The revelation at Mount Sinai – the central episode not only of the parshah of Yitro, but of Judaism as a whole – was unique in the religious history of mankind. Other faiths (Christianity and Islam) have claimed to be religions of revelation, but in both cases the revelation of which they spoke was to an individual (“the son of G-d”, “the prophet of G-d”). Only in Judaism was G-d’s self-disclosure not to an individual (a prophet) or a group (the elders) but to an entire nation, young and old, men, women and children, the righteous and not yet righteous alike.
From the very outset, the people of Israel knew something unprecedented had happened at Sinai. As Moses put it, forty years later:
Ask now about the former days, long before your time, from the day G-d created man on earth; ask from one end of the heavens to the other. Has anything so great as this ever happened, or has anything like it ever been heard of? Has any other people heard the voice of G-d speaking out of fire, as you have, and lived? (Deut. 4: 32-33).
For the great Jewish thinkers of the Middle Ages, the significance was primarily epistemological. It created certainty and removed doubt. The authenticity of a revelation experienced by one person could be questioned. One witnessed by millions could not. G-d disclosed His presence in public to remove any possible suspicion that the presence felt, and the voice heard, were not genuine.
Looking however at the history of mankind since those days, it is clear that there was another significance also – one that had to do not with religious knowledge but with politics. At Sinai a new kind of nation was being formed and a new kind of society – one that would be an antithesis of Egypt in which the few had power and the many were enslaved. At Sinai, the children of Israel ceased to be a group of individuals and became, for the first time, a body politic: a nation of citizens under the sovereignty of G-d whose written constitution was the Torah and whose mission was to be “a kingdom of priests and a holy nation.”
Even today, standard works on the history of political thought trace it back, through Marx, Rousseau and Hobbes to Plato’s Republic, Aristotle’s Politics and the Greek city state (Athens in particular) of the fourth century BCE. This is a serious error. To be sure, words like “democracy” (rule by the people) are Greek in origin. The Greeks were gifted at abstract nouns and systematic thought. However, if we look at the “birth of the modern” – at figures like Milton, Hobbes and Locke in England, and the founding fathers of America – the book with which they were in dialogue was not Plato or Aristotle but the Hebrew Bible. Hobbes quotes it 657 times in The Leviathan alone. Long before the Greek philosophers, and far more profoundly, at Mount Sinai the concept of a free society was born.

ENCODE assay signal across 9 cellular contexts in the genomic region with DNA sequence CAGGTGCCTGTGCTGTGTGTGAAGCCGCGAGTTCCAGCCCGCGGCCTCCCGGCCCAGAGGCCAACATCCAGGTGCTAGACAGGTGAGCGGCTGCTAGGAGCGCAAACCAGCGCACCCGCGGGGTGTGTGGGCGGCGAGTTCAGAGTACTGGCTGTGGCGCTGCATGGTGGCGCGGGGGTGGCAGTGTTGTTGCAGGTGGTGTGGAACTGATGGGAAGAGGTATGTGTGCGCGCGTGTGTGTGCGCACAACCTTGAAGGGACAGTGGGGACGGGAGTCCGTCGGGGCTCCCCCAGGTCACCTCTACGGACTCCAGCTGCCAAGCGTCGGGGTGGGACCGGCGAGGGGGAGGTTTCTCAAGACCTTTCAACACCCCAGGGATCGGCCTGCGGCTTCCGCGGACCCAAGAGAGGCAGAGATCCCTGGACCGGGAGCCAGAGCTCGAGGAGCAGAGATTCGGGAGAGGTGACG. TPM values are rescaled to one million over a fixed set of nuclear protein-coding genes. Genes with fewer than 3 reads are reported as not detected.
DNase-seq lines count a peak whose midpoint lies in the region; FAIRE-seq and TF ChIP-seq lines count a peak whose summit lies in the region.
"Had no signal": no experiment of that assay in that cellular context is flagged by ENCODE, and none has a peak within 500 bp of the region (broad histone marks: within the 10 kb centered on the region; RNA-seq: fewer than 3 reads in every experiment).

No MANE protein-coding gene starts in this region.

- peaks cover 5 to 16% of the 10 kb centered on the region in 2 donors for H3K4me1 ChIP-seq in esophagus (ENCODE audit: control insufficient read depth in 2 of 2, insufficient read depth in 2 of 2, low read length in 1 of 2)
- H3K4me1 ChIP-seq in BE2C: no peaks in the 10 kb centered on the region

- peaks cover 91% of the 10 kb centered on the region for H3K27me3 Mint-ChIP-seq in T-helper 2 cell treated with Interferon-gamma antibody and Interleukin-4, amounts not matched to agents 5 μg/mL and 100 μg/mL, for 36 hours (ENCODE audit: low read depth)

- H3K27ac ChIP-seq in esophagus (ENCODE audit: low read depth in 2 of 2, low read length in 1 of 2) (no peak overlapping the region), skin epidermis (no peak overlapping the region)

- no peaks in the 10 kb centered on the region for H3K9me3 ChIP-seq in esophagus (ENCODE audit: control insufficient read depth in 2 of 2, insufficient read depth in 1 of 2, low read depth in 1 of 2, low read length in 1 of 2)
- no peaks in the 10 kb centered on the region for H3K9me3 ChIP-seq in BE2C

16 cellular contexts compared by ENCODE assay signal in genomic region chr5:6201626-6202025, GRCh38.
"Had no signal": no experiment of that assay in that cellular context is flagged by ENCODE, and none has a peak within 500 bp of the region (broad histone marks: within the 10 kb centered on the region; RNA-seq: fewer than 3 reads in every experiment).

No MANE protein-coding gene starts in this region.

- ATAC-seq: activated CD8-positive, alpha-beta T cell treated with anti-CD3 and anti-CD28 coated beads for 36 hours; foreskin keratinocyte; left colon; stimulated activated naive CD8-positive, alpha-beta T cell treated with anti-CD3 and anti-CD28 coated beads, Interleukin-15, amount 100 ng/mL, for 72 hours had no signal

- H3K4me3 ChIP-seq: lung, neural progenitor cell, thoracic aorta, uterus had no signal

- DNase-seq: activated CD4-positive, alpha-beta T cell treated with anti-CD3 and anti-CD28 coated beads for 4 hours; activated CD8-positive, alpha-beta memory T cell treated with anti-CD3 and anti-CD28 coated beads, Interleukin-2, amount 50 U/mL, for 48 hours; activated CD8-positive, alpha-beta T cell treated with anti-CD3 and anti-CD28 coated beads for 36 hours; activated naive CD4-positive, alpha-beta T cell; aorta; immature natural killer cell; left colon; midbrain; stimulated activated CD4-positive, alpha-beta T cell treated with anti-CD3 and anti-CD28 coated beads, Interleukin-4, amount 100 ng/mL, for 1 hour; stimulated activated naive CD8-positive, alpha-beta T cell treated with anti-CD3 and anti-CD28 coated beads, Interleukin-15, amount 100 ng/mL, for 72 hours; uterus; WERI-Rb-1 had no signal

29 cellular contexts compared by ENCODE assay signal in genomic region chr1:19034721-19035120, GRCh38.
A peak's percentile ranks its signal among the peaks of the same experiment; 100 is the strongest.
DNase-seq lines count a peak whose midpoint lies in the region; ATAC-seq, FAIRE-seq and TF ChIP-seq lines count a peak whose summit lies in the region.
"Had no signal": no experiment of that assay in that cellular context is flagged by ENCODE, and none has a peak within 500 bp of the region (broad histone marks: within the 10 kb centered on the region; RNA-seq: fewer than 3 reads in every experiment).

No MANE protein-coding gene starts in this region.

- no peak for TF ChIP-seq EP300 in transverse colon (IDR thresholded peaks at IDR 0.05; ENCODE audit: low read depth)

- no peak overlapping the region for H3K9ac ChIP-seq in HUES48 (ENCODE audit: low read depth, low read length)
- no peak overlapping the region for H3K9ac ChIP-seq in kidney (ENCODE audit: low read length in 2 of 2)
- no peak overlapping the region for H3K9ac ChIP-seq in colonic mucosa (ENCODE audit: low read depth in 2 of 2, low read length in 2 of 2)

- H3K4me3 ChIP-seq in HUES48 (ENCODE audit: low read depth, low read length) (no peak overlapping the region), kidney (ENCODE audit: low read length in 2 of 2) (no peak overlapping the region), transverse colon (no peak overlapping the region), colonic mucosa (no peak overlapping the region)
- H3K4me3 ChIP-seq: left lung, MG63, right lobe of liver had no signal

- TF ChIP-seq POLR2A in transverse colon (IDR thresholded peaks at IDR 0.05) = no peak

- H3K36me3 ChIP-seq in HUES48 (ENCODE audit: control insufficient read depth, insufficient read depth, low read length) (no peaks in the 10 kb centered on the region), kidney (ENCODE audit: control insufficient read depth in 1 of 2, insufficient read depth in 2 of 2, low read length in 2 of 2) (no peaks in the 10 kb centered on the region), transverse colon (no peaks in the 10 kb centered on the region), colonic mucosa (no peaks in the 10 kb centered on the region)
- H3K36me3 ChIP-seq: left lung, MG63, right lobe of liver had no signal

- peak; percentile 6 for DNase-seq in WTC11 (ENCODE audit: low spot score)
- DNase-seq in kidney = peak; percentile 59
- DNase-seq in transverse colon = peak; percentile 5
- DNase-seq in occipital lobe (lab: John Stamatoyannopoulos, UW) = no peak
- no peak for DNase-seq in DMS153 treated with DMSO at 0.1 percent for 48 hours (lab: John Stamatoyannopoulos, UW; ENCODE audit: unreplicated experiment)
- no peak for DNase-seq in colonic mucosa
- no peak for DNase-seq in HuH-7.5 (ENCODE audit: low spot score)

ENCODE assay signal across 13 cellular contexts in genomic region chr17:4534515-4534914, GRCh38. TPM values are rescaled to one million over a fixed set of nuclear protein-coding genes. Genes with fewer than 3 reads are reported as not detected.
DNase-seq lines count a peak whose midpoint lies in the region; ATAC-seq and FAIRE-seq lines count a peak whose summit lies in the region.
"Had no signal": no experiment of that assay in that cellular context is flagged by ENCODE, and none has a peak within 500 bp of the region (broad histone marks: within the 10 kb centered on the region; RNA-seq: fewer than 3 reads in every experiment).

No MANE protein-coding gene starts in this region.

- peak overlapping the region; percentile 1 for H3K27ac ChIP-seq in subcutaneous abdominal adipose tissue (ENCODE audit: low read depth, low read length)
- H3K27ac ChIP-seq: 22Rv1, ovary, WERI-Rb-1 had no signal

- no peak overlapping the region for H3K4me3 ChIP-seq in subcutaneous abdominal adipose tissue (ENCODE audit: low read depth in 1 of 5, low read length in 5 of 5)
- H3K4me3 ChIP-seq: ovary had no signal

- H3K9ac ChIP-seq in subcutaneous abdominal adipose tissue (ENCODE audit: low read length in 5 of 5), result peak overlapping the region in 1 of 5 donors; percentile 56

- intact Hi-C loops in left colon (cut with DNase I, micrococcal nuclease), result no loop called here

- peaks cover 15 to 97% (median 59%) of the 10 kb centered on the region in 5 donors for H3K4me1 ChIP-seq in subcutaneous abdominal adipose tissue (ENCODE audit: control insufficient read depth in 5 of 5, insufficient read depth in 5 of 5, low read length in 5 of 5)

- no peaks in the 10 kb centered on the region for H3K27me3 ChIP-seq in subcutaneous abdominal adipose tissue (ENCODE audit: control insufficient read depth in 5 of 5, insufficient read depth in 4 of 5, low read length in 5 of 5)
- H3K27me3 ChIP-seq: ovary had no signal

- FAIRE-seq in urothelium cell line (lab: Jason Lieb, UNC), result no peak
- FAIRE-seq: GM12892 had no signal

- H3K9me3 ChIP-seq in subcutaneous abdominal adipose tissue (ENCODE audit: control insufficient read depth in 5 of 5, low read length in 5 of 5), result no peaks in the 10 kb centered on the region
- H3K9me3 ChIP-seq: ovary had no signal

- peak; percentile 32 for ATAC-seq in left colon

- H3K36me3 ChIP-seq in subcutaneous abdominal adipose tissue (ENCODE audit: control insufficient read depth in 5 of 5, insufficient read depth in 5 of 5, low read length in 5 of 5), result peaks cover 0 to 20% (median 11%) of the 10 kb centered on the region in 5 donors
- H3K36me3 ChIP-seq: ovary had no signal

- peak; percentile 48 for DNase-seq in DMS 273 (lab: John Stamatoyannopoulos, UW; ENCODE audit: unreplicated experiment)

Three things about that moment were to prove crucial. The first is that long before Israel entered the land and acquired their own system of government (first by judges, later by kings), they had entered into an overarching covenant with G-d. That covenant (brit Sinai) set moral limits to the exercise of power. The code we call Torah established for the first time the primacy of right over might. Any king who behaved contrarily to Torah was acting ultra vires, and could be challenged. This is the single most important fact about biblical politics.
Democracy on the Greek model always had one fatal weakness. Alexis de Tocqueville and John Stuart Mill called it “the tyranny of the majority”. J. L. Talmon called it “totalitarian democracy.” The rule of the majority contains no guarantee of the rights of minorities. As Lord Acton rightly noted, it was this that led to the downfall of Athens: “There was no law superior to that of the state. The lawgiver was above the law.” In Judaism, by contrast, prophets were mandated to challenge the authority of the king if he acted against the terms of the Torah. Individuals were empowered to disobey illegal or immoral orders. For this alone, the covenant at Sinai deserves to be seen as the single greatest step in the long road to a free society.
The second key element lies in the prologue to the covenant. G-d tells Moses: “This is what you are to say to the house of Jacob and tell the people of Israel. ‘You yourselves have seen what I did to Egypt and how I carried you on eagles’ wings and brought you to Me. Now, if you obey Me fully and keep My covenant, you will be My treasured possession, for the whole earth is Mine. You will be for Me a kingdom of priests and a holy nation . . .’” Moses tells this to the people, who reply: “We will do everything the Lord has said.”